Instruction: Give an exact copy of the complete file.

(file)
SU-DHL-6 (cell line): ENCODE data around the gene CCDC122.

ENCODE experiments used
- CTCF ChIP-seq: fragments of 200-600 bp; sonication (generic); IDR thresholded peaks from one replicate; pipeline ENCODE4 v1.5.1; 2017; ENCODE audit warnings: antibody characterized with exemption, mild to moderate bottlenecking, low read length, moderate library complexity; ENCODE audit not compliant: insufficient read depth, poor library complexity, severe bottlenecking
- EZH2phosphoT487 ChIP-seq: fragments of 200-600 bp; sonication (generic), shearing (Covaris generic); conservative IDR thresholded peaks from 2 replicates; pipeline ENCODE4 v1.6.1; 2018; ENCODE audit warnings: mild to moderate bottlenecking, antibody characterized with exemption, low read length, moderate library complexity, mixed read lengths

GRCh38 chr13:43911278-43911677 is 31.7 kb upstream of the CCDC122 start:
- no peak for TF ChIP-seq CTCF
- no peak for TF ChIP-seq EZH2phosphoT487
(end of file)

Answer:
SU-DHL-6 (cell line): ENCODE data around the gene CCDC122.

ENCODE experiments used
- CTCF ChIP-seq: fragments of 200-600 bp; sonication (generic); IDR thresholded peaks from one replicate; pipeline ENCODE4 v1.5.1; 2017; ENCODE audit warnings: antibody characterized with exemption, mild to moderate bottlenecking, low read length, moderate library complexity; ENCODE audit not compliant: insufficient read depth, poor library complexity, severe bottlenecking
- EZH2phosphoT487 ChIP-seq: fragments of 200-600 bp; sonication (generic), shearing (Covaris generic); conservative IDR thresholded peaks from 2 replicates; pipeline ENCODE4 v1.6.1; 2018; ENCODE audit warnings: mild to moderate bottlenecking, antibody characterized with exemption, low read length, moderate library complexity, mixed read lengths

GRCh38 chr13:43911278-43911677 is 31.7 kb upstream of the CCDC122 start:
- no peak for TF ChIP-seq CTCF
- no peak for TF ChIP-seq EZH2phosphoT487